Accessing healthy food is a challenge for many Americans—particularly those living in low-income neighborhoods, communities of color, and rural areas.
A 2009 study by the U.S. Department of Agriculture found that 23.5 million people lack access to a supermarket within a mile of their home.
A recent multistate study found that low-income census tracts had half as many supermarkets as wealthy tracts. Another multistate study found that eight percent of African Americans live in a tract with a supermarket, compared to 31 percent of whites. And a nationwide analysis found there are 418 rural “food desert” counties where all residents live more than 10 miles from a supermarket or supercenter— this is 20 percent of rural counties.
Researchers find that residents who live near supermarkets or in areas where food markets selling fresh produce (supermarkets, grocery stores, farmers’ markets, etc.) outnumber food stores that generally do not (such as corner stores) have lower rates of diet-related diseases than their counterparts in neighborhoods lacking food access.
The Dietary Guidelines for Americans encourages individuals to eat a healthful diet — one that focuses on foods and beverages that help achieve and maintain a healthy weight, promote health, and prevent chronic disease. The U.S. Department of Health and Human Services (HHS) and the U.S. Department of Agriculture (USDA) jointly publish the Dietary Guidelines every 5 years. Learn more:
The 2015 Dietary Guidelines Advisory Committee (Committee) submitted the Scientific Report of the 2015 Dietary Guidelines Advisory Committee (Advisory Report) to the Secretaries of the U.S. Department of Health and Human Services (HHS) and the U.S. Department of Agriculture (USDA) in February 2015. The purpose of the Advisory Report is to inform the Federal government of current scientific evidence on topics related to diet, nutrition, and health. It provides the Federal government with a foundation for developing national nutrition policy. However, the Advisory Report is not the Dietary Guidelines for Americans policy or a draft of the policy. The Federal government will determine how it will use the information in the Advisory Report as the government develops the Dietary Guidelines for Americans. HHS and USDA will jointly release the Dietary Guidelines for Americans, 2015 later this year.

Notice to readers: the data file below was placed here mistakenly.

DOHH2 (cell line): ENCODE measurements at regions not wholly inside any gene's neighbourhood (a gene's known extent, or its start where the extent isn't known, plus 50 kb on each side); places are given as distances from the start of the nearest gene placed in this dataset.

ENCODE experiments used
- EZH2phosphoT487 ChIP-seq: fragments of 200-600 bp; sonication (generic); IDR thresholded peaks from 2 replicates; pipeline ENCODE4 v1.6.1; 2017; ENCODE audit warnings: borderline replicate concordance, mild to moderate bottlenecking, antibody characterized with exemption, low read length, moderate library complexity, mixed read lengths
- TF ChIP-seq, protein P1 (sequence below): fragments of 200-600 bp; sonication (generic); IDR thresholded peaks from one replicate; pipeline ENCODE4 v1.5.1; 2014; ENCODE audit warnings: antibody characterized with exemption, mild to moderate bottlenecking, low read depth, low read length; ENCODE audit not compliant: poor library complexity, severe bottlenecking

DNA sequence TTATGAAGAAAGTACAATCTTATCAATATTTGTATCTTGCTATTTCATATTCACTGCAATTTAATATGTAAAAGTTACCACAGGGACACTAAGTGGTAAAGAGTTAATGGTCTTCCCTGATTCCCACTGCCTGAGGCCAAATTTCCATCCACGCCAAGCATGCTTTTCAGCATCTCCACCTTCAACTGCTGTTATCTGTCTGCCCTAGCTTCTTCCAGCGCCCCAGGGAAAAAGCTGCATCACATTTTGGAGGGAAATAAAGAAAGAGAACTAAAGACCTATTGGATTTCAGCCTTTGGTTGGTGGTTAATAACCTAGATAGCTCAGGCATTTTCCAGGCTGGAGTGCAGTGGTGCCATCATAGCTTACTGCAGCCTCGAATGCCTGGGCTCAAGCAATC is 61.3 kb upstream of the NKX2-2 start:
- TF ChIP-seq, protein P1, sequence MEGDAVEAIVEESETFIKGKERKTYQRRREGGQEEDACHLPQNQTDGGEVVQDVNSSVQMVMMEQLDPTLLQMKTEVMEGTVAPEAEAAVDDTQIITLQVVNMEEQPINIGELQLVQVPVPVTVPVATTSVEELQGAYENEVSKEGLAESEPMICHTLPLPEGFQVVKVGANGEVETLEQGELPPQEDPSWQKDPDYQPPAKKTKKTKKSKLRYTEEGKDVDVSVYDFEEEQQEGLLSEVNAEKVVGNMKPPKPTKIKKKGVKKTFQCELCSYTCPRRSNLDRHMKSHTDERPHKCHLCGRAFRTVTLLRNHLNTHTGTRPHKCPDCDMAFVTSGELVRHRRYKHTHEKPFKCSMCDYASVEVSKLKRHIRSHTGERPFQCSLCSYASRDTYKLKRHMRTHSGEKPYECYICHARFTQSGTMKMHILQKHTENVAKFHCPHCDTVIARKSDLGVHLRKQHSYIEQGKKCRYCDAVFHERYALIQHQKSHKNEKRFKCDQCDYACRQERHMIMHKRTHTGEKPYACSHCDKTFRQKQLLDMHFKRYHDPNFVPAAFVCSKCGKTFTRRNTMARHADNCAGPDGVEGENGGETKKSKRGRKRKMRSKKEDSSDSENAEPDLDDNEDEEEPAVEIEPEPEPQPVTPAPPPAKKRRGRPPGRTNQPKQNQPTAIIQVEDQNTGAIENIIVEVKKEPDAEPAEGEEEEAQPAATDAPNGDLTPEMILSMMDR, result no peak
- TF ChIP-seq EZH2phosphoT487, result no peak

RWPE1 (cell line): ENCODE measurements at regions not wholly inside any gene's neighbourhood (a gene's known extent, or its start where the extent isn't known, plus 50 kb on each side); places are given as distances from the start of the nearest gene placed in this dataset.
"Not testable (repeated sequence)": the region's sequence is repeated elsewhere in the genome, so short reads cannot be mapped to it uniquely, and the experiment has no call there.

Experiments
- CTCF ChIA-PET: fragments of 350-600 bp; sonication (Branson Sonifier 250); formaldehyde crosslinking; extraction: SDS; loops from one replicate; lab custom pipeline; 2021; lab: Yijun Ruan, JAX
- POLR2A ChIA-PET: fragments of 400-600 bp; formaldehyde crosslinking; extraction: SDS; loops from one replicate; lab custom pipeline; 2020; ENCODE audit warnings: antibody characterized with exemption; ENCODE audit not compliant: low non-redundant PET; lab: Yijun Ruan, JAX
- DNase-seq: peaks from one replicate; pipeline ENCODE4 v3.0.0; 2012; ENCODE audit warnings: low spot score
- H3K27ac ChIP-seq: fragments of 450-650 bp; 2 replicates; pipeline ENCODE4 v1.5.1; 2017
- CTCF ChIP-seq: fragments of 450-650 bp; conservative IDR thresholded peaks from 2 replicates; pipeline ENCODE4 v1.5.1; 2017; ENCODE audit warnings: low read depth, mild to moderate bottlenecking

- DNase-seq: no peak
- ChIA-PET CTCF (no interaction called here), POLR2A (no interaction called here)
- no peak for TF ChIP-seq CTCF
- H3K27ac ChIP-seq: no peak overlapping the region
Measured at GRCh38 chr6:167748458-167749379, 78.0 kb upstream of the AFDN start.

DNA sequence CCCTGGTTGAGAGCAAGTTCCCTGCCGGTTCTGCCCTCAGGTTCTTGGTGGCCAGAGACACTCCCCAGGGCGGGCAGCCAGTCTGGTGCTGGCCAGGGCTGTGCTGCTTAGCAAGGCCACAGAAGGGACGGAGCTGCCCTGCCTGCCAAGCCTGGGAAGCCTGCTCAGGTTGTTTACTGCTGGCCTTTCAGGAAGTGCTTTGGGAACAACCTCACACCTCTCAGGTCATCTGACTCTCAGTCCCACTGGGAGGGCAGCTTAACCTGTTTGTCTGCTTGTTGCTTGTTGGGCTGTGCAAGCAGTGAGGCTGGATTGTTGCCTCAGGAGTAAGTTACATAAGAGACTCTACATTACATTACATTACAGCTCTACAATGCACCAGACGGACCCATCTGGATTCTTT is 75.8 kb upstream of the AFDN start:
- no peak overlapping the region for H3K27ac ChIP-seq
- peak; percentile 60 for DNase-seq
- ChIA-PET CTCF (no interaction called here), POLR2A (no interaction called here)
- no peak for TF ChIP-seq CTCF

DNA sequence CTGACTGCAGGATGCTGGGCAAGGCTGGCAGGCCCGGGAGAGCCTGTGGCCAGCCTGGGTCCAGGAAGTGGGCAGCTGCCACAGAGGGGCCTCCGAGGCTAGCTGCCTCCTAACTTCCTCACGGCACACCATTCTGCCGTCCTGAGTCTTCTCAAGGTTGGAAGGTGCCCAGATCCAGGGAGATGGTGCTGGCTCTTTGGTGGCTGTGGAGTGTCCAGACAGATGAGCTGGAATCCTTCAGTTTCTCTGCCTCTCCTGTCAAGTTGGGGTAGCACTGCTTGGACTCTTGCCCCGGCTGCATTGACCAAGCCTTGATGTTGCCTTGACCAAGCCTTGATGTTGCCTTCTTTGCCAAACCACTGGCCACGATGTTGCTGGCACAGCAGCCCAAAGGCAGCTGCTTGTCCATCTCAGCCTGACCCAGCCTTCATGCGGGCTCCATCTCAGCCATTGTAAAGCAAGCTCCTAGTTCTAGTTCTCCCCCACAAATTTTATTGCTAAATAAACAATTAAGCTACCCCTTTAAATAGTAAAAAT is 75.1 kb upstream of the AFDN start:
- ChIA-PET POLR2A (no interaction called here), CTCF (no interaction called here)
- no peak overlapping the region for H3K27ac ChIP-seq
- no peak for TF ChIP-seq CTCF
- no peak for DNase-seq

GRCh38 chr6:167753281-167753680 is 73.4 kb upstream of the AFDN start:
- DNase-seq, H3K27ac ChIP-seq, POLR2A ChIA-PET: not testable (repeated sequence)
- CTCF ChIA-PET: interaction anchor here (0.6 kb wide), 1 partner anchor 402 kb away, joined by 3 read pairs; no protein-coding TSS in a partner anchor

Each section of the Advisory Report below links to text for that section. A printable PDF is also provided. The PDF provides page and line numbers that the public can use when submitting written comments.
Part B: Setting the Stage and Integrating the Evidence
- Chapter 1: Introduction – [Download as a PDF – 505KB]
- Chapter 2: 2015 DGAC Themes and Recommendations: Integrating the Evidence – [Download as a PDF – 89KB]
Part D: Science Base
- Chapter 1: Food and Nutrient Intakes, and Health: Current Status and Trends – [Download as a PDF – 5.6MB]
- Chapter 2: Dietary Patterns, Foods and Nutrients, and Health Outcomes – [Download as a PDF – 952KB]
- Chapter 3: Individual Diet and Physical Activity Behavior Change – [Download as a PDF – 276KB]
- Chapter 4: Food Environment and Settings – [Download as a PDF – 607KB]
- Chapter 5: Food Sustainability and Safety – [Download as a PDF – 837KB]
- Chapter 6: Cross-Cutting Topics of Public Health Importance – [Download as a PDF – 305KB]
Age-Adjusted Rate per 100 of Civilian, Noninstitutionalized
The data show that blacks are disproportionately affected by diabetes. From 1980 through 2011, the age-adjusted prevalence of diagnosed diabetes increased among all sex-race groups examined. From 1980 through 2011, the age-adjusted prevalence of diagnosed diabetes was higher among blacks than whites, and highest in general among black females. During this time period, the age-adjusted prevalence increased 160% (from 2.5% to 6.5%) among white males, 108% (from 2.6% to 5.4%) among white females, 148% (from 4.0% to 9.9%) among black males, and 84% (from 4.9% to 9.0%) among black females. Among Asians, from 1997 through 2011, the age-adjusted prevalence increased 81% (from 4.3% to 7.8%) among males and 49% (from 3.7% to 5.5%) among females.